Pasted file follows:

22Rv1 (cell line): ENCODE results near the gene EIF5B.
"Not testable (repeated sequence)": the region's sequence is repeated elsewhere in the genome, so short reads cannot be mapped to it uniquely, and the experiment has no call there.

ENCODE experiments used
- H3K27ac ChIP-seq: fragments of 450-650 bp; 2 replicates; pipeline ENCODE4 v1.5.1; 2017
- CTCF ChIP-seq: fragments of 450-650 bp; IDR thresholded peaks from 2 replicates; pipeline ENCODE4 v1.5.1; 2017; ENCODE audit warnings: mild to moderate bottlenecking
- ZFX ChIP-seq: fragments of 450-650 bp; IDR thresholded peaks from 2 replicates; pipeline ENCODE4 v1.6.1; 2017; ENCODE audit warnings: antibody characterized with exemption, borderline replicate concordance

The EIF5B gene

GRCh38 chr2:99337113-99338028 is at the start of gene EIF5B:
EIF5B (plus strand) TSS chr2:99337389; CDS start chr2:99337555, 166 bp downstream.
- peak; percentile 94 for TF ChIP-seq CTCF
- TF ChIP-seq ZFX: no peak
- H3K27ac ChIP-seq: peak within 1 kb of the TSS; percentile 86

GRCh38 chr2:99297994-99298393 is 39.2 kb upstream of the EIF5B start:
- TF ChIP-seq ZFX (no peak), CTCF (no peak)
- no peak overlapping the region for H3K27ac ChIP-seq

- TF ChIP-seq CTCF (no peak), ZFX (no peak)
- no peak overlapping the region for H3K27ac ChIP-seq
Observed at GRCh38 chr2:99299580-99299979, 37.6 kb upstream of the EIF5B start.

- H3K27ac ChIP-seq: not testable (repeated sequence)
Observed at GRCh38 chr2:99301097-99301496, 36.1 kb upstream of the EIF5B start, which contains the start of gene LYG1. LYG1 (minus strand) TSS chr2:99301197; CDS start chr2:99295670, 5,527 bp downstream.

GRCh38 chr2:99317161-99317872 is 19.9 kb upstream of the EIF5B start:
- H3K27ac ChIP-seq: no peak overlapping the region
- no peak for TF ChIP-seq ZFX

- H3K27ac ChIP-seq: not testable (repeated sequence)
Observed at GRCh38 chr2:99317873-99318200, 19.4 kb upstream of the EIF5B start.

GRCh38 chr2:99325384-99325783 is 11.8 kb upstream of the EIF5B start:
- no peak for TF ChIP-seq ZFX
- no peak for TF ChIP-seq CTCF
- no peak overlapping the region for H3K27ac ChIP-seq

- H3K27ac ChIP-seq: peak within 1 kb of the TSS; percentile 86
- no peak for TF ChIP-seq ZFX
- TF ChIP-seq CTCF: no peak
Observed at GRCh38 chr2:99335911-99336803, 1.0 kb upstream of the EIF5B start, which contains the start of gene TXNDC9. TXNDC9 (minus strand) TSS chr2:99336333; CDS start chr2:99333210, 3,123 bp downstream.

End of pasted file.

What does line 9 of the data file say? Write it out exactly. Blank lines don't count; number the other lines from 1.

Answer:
EIF5B (plus strand) TSS chr2:99337389; CDS start chr2:99337555, 166 bp downstream.